Actually, it’s not so surprising.
“When they’re born, there’s really not much external difference to note,” Zoo Atlanta deputy director Dwight Lawson said, explaining why four of the five cubs born at the zoo have initially had their gender misidentified.
The zoo announced Friday 3-year-old Po and 4-month-old twins Mei Lun and Mei Huan are females, rather than males as originally thought. Mei Lan, the first panda born at zoo Atlanta, was originally thought to be female, but was later determined to be male. Five-year-old Xi Lan is the only one whose gender was correctly identified.
Staffers from the Chengdu Research Base of Giant Panda Breeding in China examined each of Zoo Atlanta’s pandas shortly after their birth and announced their gender. But mistakes are common because there are virtually no external indicators. They also have only one cub at a time — or, in the case of the twins, two of the same gender — so officials don’t have a basis for comparison.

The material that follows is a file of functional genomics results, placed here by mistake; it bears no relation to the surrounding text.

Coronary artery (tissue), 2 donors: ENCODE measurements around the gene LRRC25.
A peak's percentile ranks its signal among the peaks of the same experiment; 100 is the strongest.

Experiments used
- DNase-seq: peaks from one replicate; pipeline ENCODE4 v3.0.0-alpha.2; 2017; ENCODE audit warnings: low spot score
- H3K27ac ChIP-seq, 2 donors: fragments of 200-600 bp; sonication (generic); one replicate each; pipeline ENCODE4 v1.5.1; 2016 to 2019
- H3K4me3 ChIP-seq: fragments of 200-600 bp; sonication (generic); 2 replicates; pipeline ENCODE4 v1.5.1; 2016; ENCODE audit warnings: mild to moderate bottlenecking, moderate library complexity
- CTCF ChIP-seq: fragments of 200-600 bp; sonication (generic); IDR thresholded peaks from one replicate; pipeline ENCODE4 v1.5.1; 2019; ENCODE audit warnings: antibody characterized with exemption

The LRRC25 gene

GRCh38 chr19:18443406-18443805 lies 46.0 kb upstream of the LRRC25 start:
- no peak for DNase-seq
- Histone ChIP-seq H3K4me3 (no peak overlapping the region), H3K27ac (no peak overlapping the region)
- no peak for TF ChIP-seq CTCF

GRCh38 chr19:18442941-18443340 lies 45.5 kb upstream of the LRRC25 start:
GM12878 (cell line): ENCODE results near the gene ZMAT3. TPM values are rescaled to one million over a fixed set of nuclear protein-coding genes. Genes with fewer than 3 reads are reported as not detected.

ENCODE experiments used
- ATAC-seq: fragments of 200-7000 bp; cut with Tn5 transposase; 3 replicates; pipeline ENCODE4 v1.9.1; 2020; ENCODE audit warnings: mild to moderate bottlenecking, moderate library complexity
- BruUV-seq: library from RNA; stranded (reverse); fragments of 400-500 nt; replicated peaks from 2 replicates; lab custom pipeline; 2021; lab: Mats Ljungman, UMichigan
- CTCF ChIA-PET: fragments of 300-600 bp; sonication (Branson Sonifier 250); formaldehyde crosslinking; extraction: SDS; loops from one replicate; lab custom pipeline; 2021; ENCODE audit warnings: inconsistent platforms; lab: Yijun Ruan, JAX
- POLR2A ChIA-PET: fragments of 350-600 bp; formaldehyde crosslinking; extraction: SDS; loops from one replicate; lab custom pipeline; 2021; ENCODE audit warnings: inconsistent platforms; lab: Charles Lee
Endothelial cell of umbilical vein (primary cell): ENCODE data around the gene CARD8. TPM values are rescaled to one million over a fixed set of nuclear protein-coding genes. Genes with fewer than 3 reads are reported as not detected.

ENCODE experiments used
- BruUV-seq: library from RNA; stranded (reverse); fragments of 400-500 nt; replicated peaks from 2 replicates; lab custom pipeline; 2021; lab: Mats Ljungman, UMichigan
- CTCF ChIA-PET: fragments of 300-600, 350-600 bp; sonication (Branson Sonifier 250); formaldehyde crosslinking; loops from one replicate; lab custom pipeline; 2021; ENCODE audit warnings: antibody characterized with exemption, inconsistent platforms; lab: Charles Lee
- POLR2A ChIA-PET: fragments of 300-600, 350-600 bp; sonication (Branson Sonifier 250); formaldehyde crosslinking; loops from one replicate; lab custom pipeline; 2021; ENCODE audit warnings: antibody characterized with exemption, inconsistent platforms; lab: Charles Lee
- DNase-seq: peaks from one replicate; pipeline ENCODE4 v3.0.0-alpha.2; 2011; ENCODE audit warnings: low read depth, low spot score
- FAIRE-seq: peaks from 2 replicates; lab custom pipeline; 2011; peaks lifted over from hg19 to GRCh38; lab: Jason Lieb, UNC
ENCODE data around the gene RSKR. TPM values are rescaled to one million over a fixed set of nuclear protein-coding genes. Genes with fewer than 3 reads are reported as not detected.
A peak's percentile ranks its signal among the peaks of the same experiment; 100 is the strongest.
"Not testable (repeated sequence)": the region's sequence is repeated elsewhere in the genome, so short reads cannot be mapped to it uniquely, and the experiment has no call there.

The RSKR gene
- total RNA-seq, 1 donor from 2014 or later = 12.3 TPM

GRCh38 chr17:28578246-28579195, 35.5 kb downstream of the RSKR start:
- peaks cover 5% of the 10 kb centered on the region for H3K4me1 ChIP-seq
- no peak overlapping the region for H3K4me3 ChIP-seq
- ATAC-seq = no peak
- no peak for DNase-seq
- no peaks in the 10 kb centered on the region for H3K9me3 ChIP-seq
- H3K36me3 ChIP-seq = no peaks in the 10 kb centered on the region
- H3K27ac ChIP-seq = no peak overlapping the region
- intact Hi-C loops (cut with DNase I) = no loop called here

Under a deal between China and the U.S., all giant pandas originally from China are loaned to foreign zoos. They and any cubs they produce must all return to China eventually.
Xi Lan and Po are set to leave for China at some point in the next few months. It was during a pre-shipment examination that veterinarians began to suspect that Po might actually be female.
“We said enough of this, let’s do the genetic testing and confirm everybody and see where we stand,” Lawson said.
The DNA testing revealed Po and the twins are female. There are no plans to change their names.
The fact that the three pandas are female is actually good news, Lawson said.
“Certainly in China, they’re considered of more value for increasing the population,” he said.
The entire panda population in captivity is managed genetically and demographically, and if Lun Lun, the mother of all five pandas born at Zoo Atlanta, had more boys, they would have had fewer breeding opportunities, Lawson said.